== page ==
Being female in Nigeria can be considered an extreme sport, with women and girls perpetually playing the odds in a game where the house is rigged to win. 

For over 30 years, Nigeria has paid lip service to the protection and promotion of the rights of women and girls. Past governments have said one thing, hurriedly signing international treaties, but failing (woefully) to domesticate them. These treaties include the Convention on the Elimination of all Forms of Discrimination Against Women (CEDAW), in 1985 under military rule, the African charter on Human and People’s Rights, touted as the most continent friendly, yet progressive document on women’s rights, which the African Union adopted in 2003 and Nigeria ratified in 2004. 

This lip service has had and continues to have severe consequences for women across the country, and even in the diaspora. 

A few years ago, a video of three women who had stolen pepper in a market in Ejigbo, Lagos State surfaced; not because they had been handed over to the market authorities or law enforcement, but because they had been stripped naked, beaten within an inch of their lives, and men stuffed sticks, and ground, dried pepper into their vaginas. One of those women died. A lot of initial outrage and arrests, shock, and heavy sentences later, the matter has died without any logical conclusion that will deter reoccurrence. 

In 2010, a former employee of the National Drug Law Enforcement Agency accused the agency of firing her because she refused to abort her baby, contravening their law that forbids unmarried women from being pregnant. Her application to the agency to marry the father of her child had been denied, even though she had put in the required two years of service before marriage. 

Still within security circles, the Nigerian Police Act is rife with discriminatory provisions for women who wish to enlist. They must be unmarried, and then apply to the Police Commissioner of their Command for permission to marry. It gets worse; an unmarried woman police officer that gets pregnant will be discharged from the force, yet nothing is said about the man who impregnates the woman.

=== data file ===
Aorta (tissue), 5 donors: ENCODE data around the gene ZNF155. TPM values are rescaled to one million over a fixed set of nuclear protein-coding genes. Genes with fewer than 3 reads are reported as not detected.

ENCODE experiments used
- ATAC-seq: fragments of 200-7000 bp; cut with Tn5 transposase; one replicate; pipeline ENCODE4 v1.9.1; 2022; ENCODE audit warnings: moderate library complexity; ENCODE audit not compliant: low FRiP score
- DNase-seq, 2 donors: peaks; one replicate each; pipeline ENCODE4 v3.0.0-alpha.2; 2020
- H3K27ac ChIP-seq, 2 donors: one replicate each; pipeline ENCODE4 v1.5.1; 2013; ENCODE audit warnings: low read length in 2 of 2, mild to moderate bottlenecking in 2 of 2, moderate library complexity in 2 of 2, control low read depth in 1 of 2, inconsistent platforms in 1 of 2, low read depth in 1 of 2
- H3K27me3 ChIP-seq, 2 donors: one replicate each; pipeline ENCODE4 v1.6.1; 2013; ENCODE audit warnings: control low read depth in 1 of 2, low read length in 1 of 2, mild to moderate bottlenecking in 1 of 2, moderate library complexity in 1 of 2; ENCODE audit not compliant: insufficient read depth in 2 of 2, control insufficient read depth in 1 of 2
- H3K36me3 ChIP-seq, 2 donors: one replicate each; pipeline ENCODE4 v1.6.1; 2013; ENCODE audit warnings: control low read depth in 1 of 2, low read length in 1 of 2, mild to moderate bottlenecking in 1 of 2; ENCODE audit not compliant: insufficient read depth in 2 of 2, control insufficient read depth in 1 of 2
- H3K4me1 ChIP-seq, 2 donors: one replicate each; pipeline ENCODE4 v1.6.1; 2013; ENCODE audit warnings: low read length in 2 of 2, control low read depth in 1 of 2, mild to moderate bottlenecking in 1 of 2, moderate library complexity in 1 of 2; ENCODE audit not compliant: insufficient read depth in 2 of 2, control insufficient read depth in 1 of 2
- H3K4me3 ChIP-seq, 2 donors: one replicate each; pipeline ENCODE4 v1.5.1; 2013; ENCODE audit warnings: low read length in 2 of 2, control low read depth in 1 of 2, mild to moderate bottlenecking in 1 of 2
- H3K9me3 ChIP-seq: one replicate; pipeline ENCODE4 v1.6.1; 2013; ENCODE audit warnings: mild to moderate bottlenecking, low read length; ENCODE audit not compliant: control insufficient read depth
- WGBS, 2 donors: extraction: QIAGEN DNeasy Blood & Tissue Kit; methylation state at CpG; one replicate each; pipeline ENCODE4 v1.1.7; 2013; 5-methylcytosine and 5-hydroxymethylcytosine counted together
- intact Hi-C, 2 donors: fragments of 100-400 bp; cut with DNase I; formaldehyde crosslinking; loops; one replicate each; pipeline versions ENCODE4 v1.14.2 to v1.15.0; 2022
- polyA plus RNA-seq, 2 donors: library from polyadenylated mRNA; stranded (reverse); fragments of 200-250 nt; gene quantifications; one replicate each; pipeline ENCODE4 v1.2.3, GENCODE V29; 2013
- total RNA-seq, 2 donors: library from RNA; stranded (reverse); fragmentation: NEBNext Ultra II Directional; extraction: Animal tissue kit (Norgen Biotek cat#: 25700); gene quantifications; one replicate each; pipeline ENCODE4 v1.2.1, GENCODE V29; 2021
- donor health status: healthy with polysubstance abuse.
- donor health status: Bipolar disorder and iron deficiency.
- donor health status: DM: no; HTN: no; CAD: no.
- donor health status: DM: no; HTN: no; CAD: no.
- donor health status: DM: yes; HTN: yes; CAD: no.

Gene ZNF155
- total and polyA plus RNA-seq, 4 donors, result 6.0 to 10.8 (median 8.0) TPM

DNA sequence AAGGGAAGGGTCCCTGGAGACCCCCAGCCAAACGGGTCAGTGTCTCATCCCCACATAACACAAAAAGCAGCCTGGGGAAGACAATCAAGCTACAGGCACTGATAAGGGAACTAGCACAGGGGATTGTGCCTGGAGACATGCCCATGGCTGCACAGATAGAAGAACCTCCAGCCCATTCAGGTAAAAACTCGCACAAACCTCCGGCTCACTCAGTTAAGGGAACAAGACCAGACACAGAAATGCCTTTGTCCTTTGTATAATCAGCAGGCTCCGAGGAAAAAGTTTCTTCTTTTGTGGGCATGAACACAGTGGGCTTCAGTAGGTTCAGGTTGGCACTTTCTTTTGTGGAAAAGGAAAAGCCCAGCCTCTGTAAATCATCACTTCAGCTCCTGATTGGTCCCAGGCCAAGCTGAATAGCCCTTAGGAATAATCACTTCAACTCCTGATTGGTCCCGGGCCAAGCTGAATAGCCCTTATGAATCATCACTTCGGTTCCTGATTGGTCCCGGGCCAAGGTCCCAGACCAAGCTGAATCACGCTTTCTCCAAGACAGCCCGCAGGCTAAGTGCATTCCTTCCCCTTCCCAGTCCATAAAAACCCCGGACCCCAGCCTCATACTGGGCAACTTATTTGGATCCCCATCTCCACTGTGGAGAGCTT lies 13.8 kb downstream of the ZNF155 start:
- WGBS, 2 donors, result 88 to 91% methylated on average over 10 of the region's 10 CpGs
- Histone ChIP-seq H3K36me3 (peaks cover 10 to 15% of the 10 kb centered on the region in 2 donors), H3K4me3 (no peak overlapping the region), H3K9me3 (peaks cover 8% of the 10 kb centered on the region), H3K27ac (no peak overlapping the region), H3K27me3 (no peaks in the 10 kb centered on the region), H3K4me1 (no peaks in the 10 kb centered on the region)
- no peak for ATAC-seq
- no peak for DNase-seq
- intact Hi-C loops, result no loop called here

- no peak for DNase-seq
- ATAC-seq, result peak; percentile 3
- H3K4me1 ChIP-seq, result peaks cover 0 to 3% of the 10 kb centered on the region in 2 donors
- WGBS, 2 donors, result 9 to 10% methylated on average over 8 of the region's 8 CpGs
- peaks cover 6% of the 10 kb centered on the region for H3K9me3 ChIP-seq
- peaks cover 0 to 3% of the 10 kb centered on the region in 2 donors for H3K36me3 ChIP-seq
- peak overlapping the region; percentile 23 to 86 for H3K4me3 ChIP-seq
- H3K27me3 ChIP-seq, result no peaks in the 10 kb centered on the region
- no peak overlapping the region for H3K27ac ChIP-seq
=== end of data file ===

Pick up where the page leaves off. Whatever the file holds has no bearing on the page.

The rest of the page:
Until 2014 and the historical judgment by the Supreme Court, Igbo Customary Law barred the female child, irrespective of the circumstances of her birth, from inheriting or partaking in the sharing of the property and estate of her father.

It begs the question, what does Nigeria have against women and girls? What reason could ever suffice for the delays in immediately halting the various manifestations of discrimination against half of the population? 

How does a nation that purports to uphold the Constitution thrive in the absence of the full actualisation of the International Covenants of Human Rights enshrined in that same Constitution? Instead, it whips up the National Gender Policy, which in itself is a decent collation of the national and international treaties the government has signed up to, but without any legal backing, is as toothless and ineffective as those get.

Enter the Gender and Equal Opportunities Bill, popularly known as the #GEOBill, an appropriation the best parts of CEDAW, the African Union Protocol on the Rights of Women and the National Gender Policy.

The #GEOBill has suffered many refusals in the hands of an increasingly and predominantly male legislature that refuses to prioritise the rights and protection of women. The 6th Assembly threw it out for being ‘unAfrican’. The Bill was defeated in March 2016, and a second, watered down version thrown out in September 2016, for ‘going against our traditional and religious’ practises. 

Which practices? Is one of them marrying children, which some legislators are wont to do? Verified statistics place underage marriage in Nigeria between 43 and 45 percent, in a country with the highest number of out of school children in the world. 

These legislators couldn’t be bothered to form a quorum on the 9th of December 2016 for the Bill to be presented for public hearing, and in 2018, two dates for public hearing on the Bill were postponed.  What does Nigeria have against women and girls? What does the Legislature have against the protection of women and girls, and the promotion of their rights to self-actualisation in Nigeria?

The 8th Assembly, and the Assemblies before them, have failed women. They will go down in ignominy as sitting within the chambers that denied women their rights to thrive in Nigeria as equal, deserving members of society. 

We hope that the 9th Assembly will pass the #GEOBill, treating it with the urgency that it has lacked, but by Jove, it totally deserves. 

 

Chioma Agwuegbo, a communication strategist, is founder of TechHerNG, a community of learning, support, and collaboration for women in technology. 

You may also like

Read Next